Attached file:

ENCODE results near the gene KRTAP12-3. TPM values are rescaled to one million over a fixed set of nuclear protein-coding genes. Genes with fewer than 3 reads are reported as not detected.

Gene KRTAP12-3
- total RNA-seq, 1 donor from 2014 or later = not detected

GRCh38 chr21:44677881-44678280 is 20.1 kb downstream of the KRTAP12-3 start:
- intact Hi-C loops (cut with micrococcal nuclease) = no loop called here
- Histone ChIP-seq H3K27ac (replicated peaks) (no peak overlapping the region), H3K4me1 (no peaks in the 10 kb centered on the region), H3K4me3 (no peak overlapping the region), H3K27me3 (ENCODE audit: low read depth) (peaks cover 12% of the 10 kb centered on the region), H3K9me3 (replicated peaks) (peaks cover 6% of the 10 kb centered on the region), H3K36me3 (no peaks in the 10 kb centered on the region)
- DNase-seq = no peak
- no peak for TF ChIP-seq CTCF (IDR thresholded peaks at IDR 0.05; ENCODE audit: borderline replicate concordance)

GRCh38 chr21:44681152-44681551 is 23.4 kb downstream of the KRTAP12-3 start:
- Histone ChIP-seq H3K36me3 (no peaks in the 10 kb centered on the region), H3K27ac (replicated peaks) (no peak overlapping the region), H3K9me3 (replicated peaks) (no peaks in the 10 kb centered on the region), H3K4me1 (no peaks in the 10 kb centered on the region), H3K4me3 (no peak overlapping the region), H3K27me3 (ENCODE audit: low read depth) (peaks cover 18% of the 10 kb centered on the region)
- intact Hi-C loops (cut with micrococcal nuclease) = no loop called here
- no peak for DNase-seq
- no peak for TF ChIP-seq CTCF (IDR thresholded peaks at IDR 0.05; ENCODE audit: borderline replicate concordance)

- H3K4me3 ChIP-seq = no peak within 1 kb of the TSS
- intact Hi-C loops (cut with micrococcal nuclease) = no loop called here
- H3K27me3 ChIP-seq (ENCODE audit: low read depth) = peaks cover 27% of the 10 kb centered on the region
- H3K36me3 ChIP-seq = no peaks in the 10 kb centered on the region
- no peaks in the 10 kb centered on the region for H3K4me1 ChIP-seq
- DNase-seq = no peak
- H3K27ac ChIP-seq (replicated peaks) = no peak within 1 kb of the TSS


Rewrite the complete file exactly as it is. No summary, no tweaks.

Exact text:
ENCODE results near the gene KRTAP12-3. TPM values are rescaled to one million over a fixed set of nuclear protein-coding genes. Genes with fewer than 3 reads are reported as not detected.

Gene KRTAP12-3
- total RNA-seq, 1 donor from 2014 or later = not detected

GRCh38 chr21:44677881-44678280 is 20.1 kb downstream of the KRTAP12-3 start:
- intact Hi-C loops (cut with micrococcal nuclease) = no loop called here
- Histone ChIP-seq H3K27ac (replicated peaks) (no peak overlapping the region), H3K4me1 (no peaks in the 10 kb centered on the region), H3K4me3 (no peak overlapping the region), H3K27me3 (ENCODE audit: low read depth) (peaks cover 12% of the 10 kb centered on the region), H3K9me3 (replicated peaks) (peaks cover 6% of the 10 kb centered on the region), H3K36me3 (no peaks in the 10 kb centered on the region)
- DNase-seq = no peak
- no peak for TF ChIP-seq CTCF (IDR thresholded peaks at IDR 0.05; ENCODE audit: borderline replicate concordance)

GRCh38 chr21:44681152-44681551 is 23.4 kb downstream of the KRTAP12-3 start:
- Histone ChIP-seq H3K36me3 (no peaks in the 10 kb centered on the region), H3K27ac (replicated peaks) (no peak overlapping the region), H3K9me3 (replicated peaks) (no peaks in the 10 kb centered on the region), H3K4me1 (no peaks in the 10 kb centered on the region), H3K4me3 (no peak overlapping the region), H3K27me3 (ENCODE audit: low read depth) (peaks cover 18% of the 10 kb centered on the region)
- intact Hi-C loops (cut with micrococcal nuclease) = no loop called here
- no peak for DNase-seq
- no peak for TF ChIP-seq CTCF (IDR thresholded peaks at IDR 0.05; ENCODE audit: borderline replicate concordance)

- H3K4me3 ChIP-seq = no peak within 1 kb of the TSS
- intact Hi-C loops (cut with micrococcal nuclease) = no loop called here
- H3K27me3 ChIP-seq (ENCODE audit: low read depth) = peaks cover 27% of the 10 kb centered on the region
- H3K36me3 ChIP-seq = no peaks in the 10 kb centered on the region
- no peaks in the 10 kb centered on the region for H3K4me1 ChIP-seq
- DNase-seq = no peak
- H3K27ac ChIP-seq (replicated peaks) = no peak within 1 kb of the TSS